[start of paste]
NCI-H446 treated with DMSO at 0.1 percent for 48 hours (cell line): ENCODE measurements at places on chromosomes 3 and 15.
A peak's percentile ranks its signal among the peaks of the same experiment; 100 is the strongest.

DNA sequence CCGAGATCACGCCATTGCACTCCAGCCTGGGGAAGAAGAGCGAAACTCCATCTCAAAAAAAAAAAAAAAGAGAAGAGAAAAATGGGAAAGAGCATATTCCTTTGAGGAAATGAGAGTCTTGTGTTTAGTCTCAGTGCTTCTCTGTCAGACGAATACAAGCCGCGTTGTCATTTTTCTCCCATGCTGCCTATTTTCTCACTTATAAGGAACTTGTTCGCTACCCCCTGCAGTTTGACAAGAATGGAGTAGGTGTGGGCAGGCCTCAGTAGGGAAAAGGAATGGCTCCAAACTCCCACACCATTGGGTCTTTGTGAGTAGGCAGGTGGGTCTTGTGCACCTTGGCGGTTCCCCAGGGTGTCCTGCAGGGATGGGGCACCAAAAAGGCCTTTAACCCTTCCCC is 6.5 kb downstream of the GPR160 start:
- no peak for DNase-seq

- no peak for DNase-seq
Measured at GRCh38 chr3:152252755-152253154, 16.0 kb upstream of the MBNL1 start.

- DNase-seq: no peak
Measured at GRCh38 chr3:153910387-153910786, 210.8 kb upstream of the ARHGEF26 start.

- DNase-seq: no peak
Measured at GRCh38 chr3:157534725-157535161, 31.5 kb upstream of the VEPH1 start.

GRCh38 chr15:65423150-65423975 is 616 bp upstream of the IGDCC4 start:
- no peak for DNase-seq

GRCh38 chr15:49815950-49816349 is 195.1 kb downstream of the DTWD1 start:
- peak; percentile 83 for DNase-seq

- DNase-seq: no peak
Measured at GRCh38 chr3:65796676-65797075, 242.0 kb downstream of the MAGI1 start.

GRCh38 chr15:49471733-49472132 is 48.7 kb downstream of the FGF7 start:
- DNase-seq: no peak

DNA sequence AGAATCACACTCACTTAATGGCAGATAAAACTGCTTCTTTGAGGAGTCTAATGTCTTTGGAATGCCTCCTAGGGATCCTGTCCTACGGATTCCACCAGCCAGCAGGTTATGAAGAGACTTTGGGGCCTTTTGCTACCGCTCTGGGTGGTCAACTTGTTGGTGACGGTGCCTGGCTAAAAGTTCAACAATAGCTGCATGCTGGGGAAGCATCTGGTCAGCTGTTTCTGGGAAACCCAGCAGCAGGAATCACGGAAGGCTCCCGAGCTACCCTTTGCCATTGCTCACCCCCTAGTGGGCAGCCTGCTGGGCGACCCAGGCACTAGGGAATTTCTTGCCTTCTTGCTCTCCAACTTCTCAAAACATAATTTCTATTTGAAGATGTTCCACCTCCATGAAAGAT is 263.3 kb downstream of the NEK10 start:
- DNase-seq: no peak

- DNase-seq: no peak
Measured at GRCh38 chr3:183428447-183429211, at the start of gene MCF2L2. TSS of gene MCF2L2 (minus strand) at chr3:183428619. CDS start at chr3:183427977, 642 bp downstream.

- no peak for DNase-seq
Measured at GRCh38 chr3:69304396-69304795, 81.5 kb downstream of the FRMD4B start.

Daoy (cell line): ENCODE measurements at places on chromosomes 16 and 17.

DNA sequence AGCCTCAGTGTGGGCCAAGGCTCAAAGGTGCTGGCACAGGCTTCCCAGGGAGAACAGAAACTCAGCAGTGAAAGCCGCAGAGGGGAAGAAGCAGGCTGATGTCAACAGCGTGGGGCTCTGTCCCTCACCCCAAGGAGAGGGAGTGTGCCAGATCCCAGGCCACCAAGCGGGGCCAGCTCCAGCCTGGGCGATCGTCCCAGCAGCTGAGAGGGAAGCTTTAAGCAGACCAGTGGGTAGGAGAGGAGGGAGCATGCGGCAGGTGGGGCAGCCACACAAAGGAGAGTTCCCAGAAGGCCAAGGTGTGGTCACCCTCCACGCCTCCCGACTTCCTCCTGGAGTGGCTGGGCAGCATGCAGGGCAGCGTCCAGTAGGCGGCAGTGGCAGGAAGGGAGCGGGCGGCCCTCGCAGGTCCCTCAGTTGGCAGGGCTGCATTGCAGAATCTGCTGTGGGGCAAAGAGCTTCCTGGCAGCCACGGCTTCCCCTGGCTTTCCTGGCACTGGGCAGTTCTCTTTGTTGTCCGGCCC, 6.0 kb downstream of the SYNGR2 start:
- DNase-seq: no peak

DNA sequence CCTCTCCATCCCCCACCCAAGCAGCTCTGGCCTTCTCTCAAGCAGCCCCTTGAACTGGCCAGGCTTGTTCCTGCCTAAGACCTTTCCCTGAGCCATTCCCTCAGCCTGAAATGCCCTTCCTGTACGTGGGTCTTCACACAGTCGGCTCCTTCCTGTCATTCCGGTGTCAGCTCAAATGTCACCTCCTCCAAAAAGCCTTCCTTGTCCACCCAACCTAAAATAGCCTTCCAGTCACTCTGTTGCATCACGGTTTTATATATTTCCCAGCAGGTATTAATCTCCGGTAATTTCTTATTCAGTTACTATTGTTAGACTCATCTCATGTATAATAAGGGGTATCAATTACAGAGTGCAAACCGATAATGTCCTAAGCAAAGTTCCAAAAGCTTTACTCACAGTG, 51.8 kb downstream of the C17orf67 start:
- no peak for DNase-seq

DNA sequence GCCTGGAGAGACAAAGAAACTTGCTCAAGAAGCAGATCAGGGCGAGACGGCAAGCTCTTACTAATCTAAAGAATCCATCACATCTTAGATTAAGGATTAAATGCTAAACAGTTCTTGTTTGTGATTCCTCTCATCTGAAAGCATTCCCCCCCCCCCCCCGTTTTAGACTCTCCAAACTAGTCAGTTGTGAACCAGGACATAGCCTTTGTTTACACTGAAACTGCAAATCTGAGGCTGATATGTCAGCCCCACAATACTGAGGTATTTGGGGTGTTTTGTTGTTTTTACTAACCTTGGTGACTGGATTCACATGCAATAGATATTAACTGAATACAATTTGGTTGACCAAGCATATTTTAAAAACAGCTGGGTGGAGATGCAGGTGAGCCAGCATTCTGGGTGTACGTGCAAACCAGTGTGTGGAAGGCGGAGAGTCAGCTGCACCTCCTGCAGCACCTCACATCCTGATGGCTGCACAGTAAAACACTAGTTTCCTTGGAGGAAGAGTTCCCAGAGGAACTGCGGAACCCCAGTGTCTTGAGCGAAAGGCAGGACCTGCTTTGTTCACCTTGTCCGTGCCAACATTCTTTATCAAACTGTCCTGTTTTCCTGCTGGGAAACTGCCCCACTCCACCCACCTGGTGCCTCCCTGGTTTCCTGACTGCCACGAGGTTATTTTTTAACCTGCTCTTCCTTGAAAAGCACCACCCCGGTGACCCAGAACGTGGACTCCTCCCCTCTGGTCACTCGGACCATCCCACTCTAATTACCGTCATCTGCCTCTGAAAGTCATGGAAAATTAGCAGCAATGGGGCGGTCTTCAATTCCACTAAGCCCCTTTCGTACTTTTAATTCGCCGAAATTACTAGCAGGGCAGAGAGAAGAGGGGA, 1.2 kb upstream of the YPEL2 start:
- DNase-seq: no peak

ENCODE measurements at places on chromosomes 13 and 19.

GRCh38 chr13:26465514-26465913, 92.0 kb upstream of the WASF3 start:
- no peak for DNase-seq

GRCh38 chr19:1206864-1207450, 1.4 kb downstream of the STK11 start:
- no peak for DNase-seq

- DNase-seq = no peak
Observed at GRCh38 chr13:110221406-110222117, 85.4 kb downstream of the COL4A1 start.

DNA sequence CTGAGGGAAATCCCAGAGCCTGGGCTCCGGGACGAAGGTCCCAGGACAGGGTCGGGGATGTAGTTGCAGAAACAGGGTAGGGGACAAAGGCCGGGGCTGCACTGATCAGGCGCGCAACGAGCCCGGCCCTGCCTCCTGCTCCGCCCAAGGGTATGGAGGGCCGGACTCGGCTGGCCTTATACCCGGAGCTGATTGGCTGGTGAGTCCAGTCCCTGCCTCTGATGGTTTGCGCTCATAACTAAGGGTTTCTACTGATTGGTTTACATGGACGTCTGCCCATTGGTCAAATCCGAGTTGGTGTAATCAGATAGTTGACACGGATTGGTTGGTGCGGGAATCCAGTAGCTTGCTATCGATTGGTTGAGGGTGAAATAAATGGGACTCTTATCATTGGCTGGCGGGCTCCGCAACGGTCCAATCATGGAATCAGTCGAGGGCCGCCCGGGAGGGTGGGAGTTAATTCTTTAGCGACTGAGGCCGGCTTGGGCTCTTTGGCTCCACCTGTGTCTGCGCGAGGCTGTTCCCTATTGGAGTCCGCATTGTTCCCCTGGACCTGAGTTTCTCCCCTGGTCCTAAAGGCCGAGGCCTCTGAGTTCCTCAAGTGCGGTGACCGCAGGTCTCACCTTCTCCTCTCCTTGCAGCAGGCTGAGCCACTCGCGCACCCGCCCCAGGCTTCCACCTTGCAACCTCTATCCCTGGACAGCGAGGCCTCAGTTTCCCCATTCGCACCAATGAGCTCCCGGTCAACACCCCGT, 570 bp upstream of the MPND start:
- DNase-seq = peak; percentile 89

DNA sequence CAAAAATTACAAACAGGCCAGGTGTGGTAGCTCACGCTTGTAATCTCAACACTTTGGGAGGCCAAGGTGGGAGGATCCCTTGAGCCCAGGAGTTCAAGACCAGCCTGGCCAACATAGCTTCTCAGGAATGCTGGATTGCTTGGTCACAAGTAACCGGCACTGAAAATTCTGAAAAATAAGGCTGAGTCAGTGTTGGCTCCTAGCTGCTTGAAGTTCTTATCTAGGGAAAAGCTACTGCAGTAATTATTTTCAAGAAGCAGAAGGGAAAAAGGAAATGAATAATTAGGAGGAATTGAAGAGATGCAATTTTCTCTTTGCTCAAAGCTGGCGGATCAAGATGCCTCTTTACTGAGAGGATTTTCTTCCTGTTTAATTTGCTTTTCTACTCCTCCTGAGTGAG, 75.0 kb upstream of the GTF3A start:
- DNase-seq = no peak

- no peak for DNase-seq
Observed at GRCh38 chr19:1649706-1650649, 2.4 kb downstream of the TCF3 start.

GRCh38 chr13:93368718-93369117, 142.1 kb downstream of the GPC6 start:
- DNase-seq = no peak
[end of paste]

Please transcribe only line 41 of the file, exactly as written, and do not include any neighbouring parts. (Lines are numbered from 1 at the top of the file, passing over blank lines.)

DNA sequence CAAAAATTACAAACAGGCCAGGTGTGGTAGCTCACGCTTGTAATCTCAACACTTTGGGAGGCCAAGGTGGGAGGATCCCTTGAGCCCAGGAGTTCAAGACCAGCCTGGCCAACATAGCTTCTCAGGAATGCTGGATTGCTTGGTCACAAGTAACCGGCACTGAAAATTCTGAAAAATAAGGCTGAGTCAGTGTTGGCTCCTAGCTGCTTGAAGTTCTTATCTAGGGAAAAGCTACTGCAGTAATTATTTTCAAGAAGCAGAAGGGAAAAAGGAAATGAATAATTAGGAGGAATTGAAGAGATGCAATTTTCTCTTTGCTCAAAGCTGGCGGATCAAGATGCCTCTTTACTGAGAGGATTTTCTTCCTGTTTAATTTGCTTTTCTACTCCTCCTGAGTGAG, 75.0 kb upstream of the GTF3A start: